I’m a big fan of Barbara Gordon and Dick Grayson as a couple. I was as stoked as anybody when DC let Gail Simone work with them again during Convergence. That being said, the Batgirl team does real justice to Barbara by not putting her back with Dick in this issue.

There’s no supervillain in Batgirl #45, and no real crisis for Babs to overcome. Instead, we find ourselves at the wedding of her friend Alysia. Our herioine is entrusted with keeping the ring safe for the bride. But when Dick shows up before the festivities and playfully swipes the ring, things get complicated.

***For the events leading up to this issue, check out Grayson #1, Batgirl Annual #3 and Grayson #12.***

Batgirl #45, Dick Grayson, Babs TarrIt would have been very easy to put Barbara with Dick. That option is always going to be there, and it’s always going to work. But that’s not what happens here. In this issue, Dick is actually positioned as the antagonist. It’s one of the few times in this era of “Dick Grayson, sexy super-spy” that we’re put in a position to not like him. He’s not malicious or cruel at all, but he’s clearly in the wrong. It’s surreal, but it’s done in the interest of playing up Barbara’s confidence and independence. As readers, we already knew she had those qualities. But this issue accents them wonderfully.

Simply put, Barbara stands up for herself when Dick tries to insert himself into her life romantically. She takes him to task for interrupting this special day, and that he must face the consequences of faking his own death, and what that did to the people he cares about. What makes this such a strong moment is that she’s right, and we admire her for being brave enough to put Dick in his place. It’s something he needed to hear, from the character perhaps best qualified to tell him.

Barbara’s behavior in the early part of this issue is also very true to her character. She essentially becomes the Miss Fix-It of the wedding party, and literally pulls out a “Wedding Day Survival Kit.” Not only does this work with Barbara’s personality, but having been to a whopping three weddings this month, I can tell you firsthand that every bride wants a character like that around.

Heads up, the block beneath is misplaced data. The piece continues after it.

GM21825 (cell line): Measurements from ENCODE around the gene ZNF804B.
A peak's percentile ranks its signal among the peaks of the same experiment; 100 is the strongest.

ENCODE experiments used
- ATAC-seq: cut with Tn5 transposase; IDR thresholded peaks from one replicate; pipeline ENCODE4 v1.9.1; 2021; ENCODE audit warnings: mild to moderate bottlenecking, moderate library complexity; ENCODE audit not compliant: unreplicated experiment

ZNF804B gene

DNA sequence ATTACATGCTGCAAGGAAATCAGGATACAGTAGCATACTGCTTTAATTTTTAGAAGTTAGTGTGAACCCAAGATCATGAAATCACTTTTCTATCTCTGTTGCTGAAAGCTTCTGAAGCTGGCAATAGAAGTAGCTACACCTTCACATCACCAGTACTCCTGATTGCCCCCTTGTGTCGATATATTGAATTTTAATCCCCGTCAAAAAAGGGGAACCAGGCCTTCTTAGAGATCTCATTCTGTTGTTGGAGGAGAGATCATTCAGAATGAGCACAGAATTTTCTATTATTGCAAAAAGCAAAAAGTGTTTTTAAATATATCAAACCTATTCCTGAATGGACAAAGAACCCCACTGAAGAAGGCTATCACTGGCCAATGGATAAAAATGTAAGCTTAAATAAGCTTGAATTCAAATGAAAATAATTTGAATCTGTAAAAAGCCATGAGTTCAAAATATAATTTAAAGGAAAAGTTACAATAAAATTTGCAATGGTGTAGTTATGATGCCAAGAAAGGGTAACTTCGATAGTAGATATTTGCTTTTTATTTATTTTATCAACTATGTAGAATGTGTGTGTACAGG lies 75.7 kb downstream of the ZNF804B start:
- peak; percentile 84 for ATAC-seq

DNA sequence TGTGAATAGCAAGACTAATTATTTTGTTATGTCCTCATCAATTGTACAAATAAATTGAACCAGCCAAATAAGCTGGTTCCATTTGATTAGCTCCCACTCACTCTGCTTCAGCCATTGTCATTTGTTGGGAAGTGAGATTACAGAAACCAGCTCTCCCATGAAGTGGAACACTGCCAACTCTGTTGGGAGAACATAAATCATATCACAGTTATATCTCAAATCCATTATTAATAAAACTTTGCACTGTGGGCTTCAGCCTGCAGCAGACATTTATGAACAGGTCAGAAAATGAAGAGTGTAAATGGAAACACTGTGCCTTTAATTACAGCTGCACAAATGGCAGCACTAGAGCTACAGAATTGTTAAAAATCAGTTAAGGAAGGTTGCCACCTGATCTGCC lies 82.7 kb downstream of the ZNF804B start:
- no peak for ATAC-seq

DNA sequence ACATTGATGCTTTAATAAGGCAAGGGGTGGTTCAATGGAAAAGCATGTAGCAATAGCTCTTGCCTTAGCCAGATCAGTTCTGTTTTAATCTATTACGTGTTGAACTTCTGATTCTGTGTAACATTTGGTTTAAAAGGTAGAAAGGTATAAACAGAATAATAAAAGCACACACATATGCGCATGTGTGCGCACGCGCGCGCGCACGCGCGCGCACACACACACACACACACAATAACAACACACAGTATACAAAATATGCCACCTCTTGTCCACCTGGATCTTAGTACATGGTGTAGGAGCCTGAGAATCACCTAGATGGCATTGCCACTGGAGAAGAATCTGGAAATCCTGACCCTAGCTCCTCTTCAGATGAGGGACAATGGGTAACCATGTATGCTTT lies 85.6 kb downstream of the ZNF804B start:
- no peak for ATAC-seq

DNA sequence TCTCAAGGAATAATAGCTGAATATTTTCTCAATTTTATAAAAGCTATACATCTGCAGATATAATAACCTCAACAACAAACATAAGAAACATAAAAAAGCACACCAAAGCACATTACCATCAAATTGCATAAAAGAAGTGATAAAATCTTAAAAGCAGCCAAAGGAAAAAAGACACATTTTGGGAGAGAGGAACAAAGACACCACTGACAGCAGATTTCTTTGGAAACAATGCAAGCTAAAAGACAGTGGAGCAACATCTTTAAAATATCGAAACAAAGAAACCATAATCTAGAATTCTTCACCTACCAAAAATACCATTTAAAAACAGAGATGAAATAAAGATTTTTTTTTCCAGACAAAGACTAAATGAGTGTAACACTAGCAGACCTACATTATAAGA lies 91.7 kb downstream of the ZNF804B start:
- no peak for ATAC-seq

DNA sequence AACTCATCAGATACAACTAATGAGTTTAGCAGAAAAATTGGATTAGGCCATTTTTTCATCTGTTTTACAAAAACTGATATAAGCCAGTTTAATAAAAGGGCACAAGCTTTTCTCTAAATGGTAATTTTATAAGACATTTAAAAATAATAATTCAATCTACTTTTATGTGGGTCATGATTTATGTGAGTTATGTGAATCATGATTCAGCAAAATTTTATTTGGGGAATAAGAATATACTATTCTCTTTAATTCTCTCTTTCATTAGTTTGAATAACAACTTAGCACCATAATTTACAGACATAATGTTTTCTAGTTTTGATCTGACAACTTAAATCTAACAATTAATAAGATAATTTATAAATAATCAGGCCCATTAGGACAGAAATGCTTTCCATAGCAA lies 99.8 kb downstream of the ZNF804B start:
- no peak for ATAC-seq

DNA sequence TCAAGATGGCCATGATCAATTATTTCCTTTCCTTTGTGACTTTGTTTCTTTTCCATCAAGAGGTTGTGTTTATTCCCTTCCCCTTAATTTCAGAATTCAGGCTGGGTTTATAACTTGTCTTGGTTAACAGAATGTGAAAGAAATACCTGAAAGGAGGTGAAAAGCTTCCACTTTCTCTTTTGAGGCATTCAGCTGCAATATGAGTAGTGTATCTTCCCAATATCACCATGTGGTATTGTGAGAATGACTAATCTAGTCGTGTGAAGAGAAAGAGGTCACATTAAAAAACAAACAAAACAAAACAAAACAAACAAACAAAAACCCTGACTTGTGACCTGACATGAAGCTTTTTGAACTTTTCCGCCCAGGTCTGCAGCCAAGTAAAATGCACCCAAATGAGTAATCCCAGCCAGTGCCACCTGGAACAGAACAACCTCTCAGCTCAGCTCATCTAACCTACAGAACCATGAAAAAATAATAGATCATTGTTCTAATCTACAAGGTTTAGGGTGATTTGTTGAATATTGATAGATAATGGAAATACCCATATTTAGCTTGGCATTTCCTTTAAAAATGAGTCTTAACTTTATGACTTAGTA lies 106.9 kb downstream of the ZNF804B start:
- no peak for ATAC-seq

Batgirl #45, Babs Tarr, wedding survival kitFrom an artistic standpoint, Tarr gets to be more flowery and formal in this issue than any she’s done so far. Her work, paired with colorist Serge LaPointe’s lavenders and pinks definitely give this issue a visual uniqueness. Tarr’s rendering of Dick Grayson is also impossibly hunky, and a great representation of the temptation Barbara feels to cave in and be with Dick.

The issue ends with a mysterious teaser, likely about the next villain Batgirl will take on. Solicitations indicate Babs’ mind may be failing her, and The Spoiler will be involved. If how they interacted in Batgirl Annual #3 is any indication, things will continue to be fun going forward. And considering how fun this series has been since Fletcher, Stewart, and Tarr took over, what more can we ask?

Image 1 from newsarama.com. Image 2 from popoptiq.com.

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A Grayson #12 Review – A Hero’s Homecoming

Grayson #12 (2015)TITLE: Grayson #12
AUTHORS: Tim Seeley, Tom King
PENCILLER: Mikel Janin
PUBLISHER: DC Comics
PRICE: $3.99
RELEASED: September 23, 2015

***Unfamiliar with Grayson? Check out our review of the very first issue!***

By Rob Siebert
Editor, Fanboy Wonder

Full disclosure: I’ve been absent for the past few issues of Grayson. That’s not to say the series has necessarily taken a downturn. But lately, the arrival of certain other books (Secret Wars, We Are Robin, Black Canary), pushed it down the priority list.